A glass octopus or Vitreledonella richardi has been spotted by researchers of the Schmidt Ocean Institute in the coral reefs of the Pheonix Island archipelago.
The California-based institute, which used an underwater robot called Subastian to case the ocean floor, remarked that the sighting was quite rare, and the species were not seen too often.
"There is limited live footage of this creature, so scientists have mostly learned about it by studying specimens found in the gut contents of other animals," the institute said on a post they published on Instagram, accompanying a video of the creature.
"The Glass Octopus is a nearly transparent pelagic species of octopus found worldwide in tropical and subtropical latitudes. The only visible features of the octopus are its optic nerve, eyeballs, and digestive tract (the silvery piece in the middle)."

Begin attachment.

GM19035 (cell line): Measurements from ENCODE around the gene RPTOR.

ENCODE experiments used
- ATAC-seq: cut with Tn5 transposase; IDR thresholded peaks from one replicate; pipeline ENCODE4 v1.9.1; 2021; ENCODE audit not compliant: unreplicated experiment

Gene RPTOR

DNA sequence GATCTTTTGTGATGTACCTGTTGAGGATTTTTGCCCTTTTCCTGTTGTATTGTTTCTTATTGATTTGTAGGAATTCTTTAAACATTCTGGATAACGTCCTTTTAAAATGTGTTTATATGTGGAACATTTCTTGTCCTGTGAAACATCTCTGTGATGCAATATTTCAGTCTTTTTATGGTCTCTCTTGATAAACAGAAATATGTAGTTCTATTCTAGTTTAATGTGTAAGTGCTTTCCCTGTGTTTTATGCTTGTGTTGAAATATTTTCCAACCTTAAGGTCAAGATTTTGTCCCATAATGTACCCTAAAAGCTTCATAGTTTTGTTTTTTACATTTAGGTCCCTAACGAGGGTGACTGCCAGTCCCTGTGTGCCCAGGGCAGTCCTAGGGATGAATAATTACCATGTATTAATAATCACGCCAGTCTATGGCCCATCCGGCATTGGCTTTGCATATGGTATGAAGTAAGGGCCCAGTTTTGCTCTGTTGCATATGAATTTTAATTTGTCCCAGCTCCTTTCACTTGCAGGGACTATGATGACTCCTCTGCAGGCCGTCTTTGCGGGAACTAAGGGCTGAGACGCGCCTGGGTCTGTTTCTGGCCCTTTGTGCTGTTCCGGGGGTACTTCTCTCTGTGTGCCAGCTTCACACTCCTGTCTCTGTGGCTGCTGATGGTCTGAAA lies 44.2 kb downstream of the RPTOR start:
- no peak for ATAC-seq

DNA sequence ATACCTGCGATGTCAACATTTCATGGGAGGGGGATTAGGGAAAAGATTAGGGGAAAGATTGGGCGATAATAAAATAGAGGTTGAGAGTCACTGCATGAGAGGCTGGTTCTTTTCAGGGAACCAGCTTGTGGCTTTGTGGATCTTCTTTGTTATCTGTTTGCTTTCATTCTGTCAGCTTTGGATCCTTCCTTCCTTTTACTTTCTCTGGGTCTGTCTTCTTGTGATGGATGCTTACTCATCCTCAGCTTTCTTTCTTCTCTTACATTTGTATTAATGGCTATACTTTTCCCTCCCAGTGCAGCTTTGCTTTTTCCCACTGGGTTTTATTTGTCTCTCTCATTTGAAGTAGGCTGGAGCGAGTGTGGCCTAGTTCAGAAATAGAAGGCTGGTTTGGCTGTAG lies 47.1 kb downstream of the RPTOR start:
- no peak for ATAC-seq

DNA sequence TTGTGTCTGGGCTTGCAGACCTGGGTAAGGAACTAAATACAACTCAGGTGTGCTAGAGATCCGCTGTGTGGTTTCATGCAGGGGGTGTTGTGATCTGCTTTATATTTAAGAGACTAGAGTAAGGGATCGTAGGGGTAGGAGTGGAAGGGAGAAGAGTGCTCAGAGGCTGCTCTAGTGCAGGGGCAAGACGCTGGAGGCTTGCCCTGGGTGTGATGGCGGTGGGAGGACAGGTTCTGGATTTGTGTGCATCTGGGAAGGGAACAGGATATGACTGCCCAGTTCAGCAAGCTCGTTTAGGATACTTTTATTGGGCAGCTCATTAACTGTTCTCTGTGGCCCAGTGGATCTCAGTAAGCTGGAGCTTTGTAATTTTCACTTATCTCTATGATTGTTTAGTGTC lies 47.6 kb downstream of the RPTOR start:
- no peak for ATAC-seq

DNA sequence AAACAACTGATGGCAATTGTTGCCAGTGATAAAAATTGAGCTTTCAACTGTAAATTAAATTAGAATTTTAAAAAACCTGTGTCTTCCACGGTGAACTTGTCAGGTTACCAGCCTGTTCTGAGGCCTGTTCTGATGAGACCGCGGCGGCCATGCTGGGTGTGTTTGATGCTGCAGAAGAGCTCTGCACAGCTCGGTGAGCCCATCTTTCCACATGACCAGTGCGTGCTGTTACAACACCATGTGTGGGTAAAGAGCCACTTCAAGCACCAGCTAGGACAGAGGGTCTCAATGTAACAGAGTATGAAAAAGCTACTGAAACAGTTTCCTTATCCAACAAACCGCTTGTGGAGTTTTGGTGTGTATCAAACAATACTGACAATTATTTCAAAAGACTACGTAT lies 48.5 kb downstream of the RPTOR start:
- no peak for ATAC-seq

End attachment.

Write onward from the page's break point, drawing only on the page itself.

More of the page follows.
"All of these organs are oriented to minimize casting shadows from below, to keep the animal hidden from predators," they added.
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Wendy Schmidt, the institute's co-founder, emphasised that “The Ocean holds wonders and promises we haven’t even imagined, much less discovered."
“Expeditions like these teach us why we need to increase our efforts to restore and better understand marine ecosystems everywhere–because the great chain of life that begins in the ocean is critical for human health and wellbeing.”